Thornton le Dale
Recorders Ian Popely, Graham Oliver and Paul Cogan Altitude 125m Distance 900m Walk time= 40mins
At the entrance to the Dalby Forest scenic drive just outside Thornton le Dale this site is a dry unimproved limestone grassland on the tabular hills. The path follows an ancient earthwork and ditch from Ellerburn Bank to the Dalby Forest drive Car Park along the top ridge of the eastern side of Thornton Dale. It was largely native mature mixed woodland replanted with pine planataions and now being restored , it slopes steeply to the east . The route follows various scallops cut into the forest and the ditch in places. Duke of Burgundy has been seen in the ditch and the Marsh thistles and Bugle are favourites with our other Fritillary species.
S1 is a small meadow to the east of the foot path sharing many species with adjoining Ellerburn Bank but contains a good many violets and a strong Colony of Dark green Fritillary and Dingy Skipper plus an occasional Small Pearl-bordered Fritillary. It is also the favourite of the Wall and Brown Argus and Common Blue and plenty of Marbled Whites can be seen.
S2 is the footpath with lesser number of woodland edge species like Speckled Wood and Green -viened White
S3 another loop from teh main path sees Small Heath and is the home to more Small Pearl-bordered Fritillaries.
S4 counts are very low
S5 has tall grass loving species like Large Skipper and high counts of Ringlets
S6 favours the damp loving of Orange Tip and Speckled Wood
An above average year but this site in contrast to most is steady or showing a slow decline in numbers with the last peak in the universally good year of 2019.
Small Skipper is on a long term decline here as are Large skipper. Dingy Skipper levels held up well but were down elsewhere. All the Whites did well apart from Large. Small Copper after returning for a few years disappeared. A duke of burgundy was seen which is a first for many years and generally the dukes had a better year with some dispersal. Brown Argus and the other blues were down in the drought as they were at next door Ellerburn Bank. All the Vanessids had a very poor year with many not being seen after the end of June with enforced hibernation in the heat. Small Pearl-bordered Fritillary had a much better year trebling on last year but still this species appears to be on the decline. Dark green had a very poor year down to a tenth of the average although it was down on most sites. Wall is showing signs of a slow recovery after reappearing in number in 2018 it was however rather down thsi year. Speckled wood remained average whiel marbled white was somewhat down. The browns accounted for most of thsi years gains for teh site compensating for all the losses.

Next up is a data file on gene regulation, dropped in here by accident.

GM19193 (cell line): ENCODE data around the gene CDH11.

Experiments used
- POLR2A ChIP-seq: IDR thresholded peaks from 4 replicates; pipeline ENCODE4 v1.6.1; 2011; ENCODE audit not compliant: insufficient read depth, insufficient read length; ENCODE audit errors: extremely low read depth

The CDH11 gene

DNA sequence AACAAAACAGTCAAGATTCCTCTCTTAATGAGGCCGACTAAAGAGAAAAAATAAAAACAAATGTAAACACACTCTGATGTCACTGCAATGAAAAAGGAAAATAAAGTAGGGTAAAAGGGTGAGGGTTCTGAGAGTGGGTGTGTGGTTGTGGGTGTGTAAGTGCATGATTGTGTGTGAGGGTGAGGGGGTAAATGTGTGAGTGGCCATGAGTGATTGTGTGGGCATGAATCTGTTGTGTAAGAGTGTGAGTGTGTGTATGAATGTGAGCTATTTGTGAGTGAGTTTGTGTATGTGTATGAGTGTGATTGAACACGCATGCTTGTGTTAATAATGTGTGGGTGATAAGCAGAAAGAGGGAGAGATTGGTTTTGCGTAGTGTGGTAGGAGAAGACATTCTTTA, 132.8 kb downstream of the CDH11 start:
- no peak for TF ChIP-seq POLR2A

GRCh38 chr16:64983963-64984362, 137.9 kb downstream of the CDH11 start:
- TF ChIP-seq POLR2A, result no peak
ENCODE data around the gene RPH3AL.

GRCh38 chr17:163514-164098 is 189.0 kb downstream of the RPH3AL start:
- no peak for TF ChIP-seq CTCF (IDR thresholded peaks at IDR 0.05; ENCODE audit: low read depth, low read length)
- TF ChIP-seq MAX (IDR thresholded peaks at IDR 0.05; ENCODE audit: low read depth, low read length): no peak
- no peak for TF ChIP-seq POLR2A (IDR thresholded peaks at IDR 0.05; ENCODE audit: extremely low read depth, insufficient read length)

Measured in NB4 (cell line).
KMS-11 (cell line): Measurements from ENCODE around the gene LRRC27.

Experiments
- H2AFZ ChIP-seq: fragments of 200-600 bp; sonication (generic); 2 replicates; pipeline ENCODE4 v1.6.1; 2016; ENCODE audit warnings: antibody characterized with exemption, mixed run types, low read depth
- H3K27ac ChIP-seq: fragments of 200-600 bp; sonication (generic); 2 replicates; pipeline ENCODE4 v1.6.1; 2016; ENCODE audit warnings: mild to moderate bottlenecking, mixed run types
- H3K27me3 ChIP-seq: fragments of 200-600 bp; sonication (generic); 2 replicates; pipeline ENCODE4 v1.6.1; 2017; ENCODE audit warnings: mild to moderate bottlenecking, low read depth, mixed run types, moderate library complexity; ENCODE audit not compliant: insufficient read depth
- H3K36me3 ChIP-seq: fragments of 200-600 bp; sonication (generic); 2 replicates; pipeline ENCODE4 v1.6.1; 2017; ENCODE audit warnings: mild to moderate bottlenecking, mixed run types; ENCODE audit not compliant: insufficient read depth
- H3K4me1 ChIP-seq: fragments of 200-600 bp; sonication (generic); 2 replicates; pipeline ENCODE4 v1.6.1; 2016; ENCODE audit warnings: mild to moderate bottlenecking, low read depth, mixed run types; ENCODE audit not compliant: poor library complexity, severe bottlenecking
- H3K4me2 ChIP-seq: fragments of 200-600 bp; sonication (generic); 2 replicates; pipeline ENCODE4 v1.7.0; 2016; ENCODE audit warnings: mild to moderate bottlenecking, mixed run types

2021 was a much better year than 2020 but not exceptional like 2019.
Brimstone and Orange Tip saw increases as in many Yorkshire transects. Dingy Skipper saw an increase to a new high. Large Skipper returned in better numbers and there is obvious signs of recovery after the spring 2020 severe drought in many species . Brown Argus, Common Blue and Small Copper had some of their best counts . Comma and Red Admiral did particularly poorly as they did almost everywhere while Dark-green Fritillary had its best year. Speckled Wood is stil recovering while Marbled White boomed as it did elsewhere and Wall did well
A poor year compared to recently particularly amongst our grassland species with Wall brown not appearing, Skippers apear to be in a steady decline. teh migrant Vannesids were wel down as they were on many sites along with large whites but unusually Peacocks had a poor year as well. Fritillaries werea littel down while Dingy skipper looks fairly steady. Duke of Burgundy was not seen. See comaprisons below:
The following adjustments were applied to compensate for missing beginning of the season: Dingy +5, Large White +1, GVW +7, Brown Argus +1, Red Admiral+2, Small Pearl +2, DGF +5, Peacock +5, Small Tort +1